Slicy actually requires you to name and arrange your layers in a certain fashion so the app can understand what you want exported. For the icons at the bottom, I created a folder named “icon @1x”, indicating that it includes an icon at a normal resolution. If you want to export an image with the same name but at a higher resolution (a normal sized icon vs a retina sized icon, for example), you’d have to name it “@2x”.

Inside the folder resides the actual image, and I name it the way I’ll use it on my website later on. This is already enormously helpful because it eliminates all the renaming and shuffling that usually ensues after an export. Finally, take care to append a file extension to the name. You can choose between PNG, TIFF, JPG, or even ICNS. This is how my final layers look like:

I arranged and renamed my layers so Slicy would understand what I needed and what not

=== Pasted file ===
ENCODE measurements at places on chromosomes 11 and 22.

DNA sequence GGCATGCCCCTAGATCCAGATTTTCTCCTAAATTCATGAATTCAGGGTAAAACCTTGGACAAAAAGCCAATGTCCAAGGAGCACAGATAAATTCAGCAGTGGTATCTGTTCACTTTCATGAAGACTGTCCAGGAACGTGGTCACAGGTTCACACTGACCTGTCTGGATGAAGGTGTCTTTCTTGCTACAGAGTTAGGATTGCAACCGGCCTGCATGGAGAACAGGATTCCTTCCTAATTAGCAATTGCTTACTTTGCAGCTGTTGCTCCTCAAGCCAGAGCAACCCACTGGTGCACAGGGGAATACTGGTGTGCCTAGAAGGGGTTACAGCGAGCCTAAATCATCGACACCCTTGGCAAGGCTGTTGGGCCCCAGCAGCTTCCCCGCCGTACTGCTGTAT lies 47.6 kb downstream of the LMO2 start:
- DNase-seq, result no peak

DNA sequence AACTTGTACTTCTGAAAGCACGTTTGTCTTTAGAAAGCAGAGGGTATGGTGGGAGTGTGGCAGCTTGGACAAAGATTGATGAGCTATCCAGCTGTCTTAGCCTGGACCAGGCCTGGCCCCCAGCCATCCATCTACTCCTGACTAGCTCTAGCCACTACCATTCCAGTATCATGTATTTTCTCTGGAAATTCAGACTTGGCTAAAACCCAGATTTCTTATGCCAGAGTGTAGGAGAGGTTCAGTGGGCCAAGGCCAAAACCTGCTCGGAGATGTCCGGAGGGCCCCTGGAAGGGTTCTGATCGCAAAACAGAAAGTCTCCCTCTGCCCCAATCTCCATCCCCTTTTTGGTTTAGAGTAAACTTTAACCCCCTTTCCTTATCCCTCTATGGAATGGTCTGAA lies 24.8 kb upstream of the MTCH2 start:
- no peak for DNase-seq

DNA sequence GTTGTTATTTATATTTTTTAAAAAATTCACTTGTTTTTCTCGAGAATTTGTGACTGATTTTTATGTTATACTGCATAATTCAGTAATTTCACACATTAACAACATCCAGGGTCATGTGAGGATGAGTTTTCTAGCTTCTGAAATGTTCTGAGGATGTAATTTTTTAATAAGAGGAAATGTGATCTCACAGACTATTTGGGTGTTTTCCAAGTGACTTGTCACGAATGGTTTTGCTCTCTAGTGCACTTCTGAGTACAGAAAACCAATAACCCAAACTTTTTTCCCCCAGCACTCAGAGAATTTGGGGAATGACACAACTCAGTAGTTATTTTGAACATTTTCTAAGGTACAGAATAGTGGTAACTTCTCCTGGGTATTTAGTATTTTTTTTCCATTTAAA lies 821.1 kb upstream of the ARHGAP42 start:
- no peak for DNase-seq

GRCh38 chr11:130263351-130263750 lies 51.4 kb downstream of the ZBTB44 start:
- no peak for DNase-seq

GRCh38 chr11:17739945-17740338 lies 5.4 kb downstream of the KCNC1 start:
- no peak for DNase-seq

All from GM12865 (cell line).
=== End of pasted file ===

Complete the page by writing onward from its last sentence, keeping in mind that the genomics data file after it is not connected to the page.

I arranged and renamed my layers so Slicy would understand what I needed and what not

After naming all the layers correctly, I simply dropped this entire .psd document onto Slicy. A funny animation later, it presented me with exactly what I needed!

Amazingly, Slicy picked all the right elements and exported them for me

Amazingly, Slicy picked all the right elements and exported them for me

Understanding Layer Order, Rectangles and Naming Conventions

Now, I have to admit that even my first try with Slicy was impressive, even though it didn’t immediately yield all the results I had hoped for. I got my three bottom icons fairly easily, those are set up in the original file in no time.

The slice is just a little different: You don’t need to go to the actual layer – in my case the large orange stripe in the menu – to set it up. Simply create a folder and call it “@slices” so Slicy knows that everything inside is a slice. Then use the rectangle tool to simply draw over the area you want to export. And that’s it, for real.